If the first two months of the year are anything to go by, 2008 looks set to be an eventful year for mergers and acquisitions (M&A).
|1.||Socializing goes big in 2008|
|2.||The urge to merge in 2008|
|3.||New chips on the block|
|4.||Web threats dominate security landscape|
|5.||Battle for the mobile platform space in 2008|
|6.||The industry reflects, looks ahead|
|1.||Looking back at 2007 with envy|
|2.||Predictions that went right and wrong|
|3.||2007's movers and shakers|
Microsoft last month offered US$44.6 billion to merge Yahoo into its fold, more than half a year after its interest in the Internet search giant surfaced. Although Yahoo's board and management have rejected the offer, all eyes will no doubt be on the developments in the months ahead especially since Yahoo is said to also be in talks with media company NewsCorp.
Analysts tell ZDNet Asia M&A activity in 2008 look set to continue in the software and services industries.
In the software space, consolidation took place in the business intelligence realm last year with acquisitions by Oracle, SAP and IBM, said Ravi Shekhar Pandey, manager for syndicated research at Springboard Research. This year, he expects action in the collaboration and virtualization space.
India-based Pandey added acquisitions are also likely "in the middleware, IT infrastructure management and governance tools market", where large software vendors will pick up niche vendors with competencies such as SOA testing tools and SOA governance.
Peter Sondergaard, senior vice president of global research at Gartner, said software companies would in the next wave focus on establishing vertical industry competencies, for there is "no such thing as generic business processes" tied to a particular vertical.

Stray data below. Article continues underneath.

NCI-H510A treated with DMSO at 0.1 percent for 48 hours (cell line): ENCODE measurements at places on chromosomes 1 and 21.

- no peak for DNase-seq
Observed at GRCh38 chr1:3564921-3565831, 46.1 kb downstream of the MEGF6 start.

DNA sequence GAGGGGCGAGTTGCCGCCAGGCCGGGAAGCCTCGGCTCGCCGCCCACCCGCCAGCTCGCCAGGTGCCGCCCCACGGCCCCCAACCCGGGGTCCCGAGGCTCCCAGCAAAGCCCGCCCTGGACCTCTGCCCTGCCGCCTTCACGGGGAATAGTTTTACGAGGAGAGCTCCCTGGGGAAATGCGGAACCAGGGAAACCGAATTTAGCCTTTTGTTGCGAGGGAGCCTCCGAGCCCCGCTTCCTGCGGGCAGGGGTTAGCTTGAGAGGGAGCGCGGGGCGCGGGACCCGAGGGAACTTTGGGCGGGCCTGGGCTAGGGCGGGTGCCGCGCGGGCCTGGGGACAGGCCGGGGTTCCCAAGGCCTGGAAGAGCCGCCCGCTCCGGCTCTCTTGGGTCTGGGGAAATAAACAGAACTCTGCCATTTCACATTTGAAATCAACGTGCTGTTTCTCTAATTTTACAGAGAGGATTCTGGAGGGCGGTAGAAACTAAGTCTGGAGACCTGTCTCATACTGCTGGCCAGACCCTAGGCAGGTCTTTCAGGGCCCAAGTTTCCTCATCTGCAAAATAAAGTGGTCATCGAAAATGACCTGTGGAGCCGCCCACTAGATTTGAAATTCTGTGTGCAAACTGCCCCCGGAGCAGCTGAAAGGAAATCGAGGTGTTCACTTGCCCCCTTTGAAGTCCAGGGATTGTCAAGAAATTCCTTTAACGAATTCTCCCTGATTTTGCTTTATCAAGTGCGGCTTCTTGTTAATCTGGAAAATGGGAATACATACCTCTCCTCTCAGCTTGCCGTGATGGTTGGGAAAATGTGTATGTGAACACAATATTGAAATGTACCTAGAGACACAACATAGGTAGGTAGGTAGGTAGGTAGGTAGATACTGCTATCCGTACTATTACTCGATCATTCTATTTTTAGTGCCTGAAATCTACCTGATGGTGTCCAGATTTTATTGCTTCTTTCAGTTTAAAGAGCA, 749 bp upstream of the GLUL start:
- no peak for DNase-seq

Companies that specialize in collaboration and social networking software are also likely targets of acquisitions, added Sondergaard.
Over in the services domain, one big question remains: whether or not an Indian IT services company will score a major acquisition.
Could rumors of Infosys, and more recently, Wipro, making a bid for CapGemini point to concrete deals in the making?
Phil Codling, principal analyst at Ovum, said in a commentary in January that from interactions with IT services industry bosses, he gathered there was "no great desire to do large-scale M&A".
"We simply don't think the Indian firms, even the very largest ones such as Wipro and Infosys, have the capability or the desire to integrate an 80,000-employee global business into their high-margin, fast-growing operations," Codling noted.
Contrary to the belief of many that rapid consolidation is taking place in the IT services industry, "the fact is customers often find today that they have an even wider choice of IT services suppliers than they did five or 10 years ago", Codling said, adding that consolidation has so far been limited to the smaller and midsize segments.
"Midsize players have joined forces and the big fish have tended to swallow up much smaller, niche firms rather than taking on major acquisitions and integration headaches," said Codling. "This is likely to remain the pattern in 2008."
Springboard's Pandey agreed that Indian IT services providers had last year been more conservative than thought, and this cautious mentality will continue through 2008. But he's putting his money on at least one significant acquisition by an Indian IT services company, which will likely be Tata Consultancy Services (TCS).
TCS, being the "most global" among Indian IT service providers, has a worldwide delivery system and is still one of the low-cost players, but it is still not in the league of the likes of IBM or Accenture, noted Pandey.
"[TCS] will try and buy some top-tier American company to gain a bigger scale and depth in its offerings or it will eye some top-tier European company--especially companies with niche market penetration based in the United Kingdom, France, Germany and Spain--to tap into the European market and neutralize risks from a weakening dollar and a possible slowdown in the U.S. economy," said Pandey.
Gartner's Sondergaard pointed out that telecoms players could also be buyers of services companies, as they ramp up or expand their network services portfolio. In Asia, China Mobile could be one such example, he said.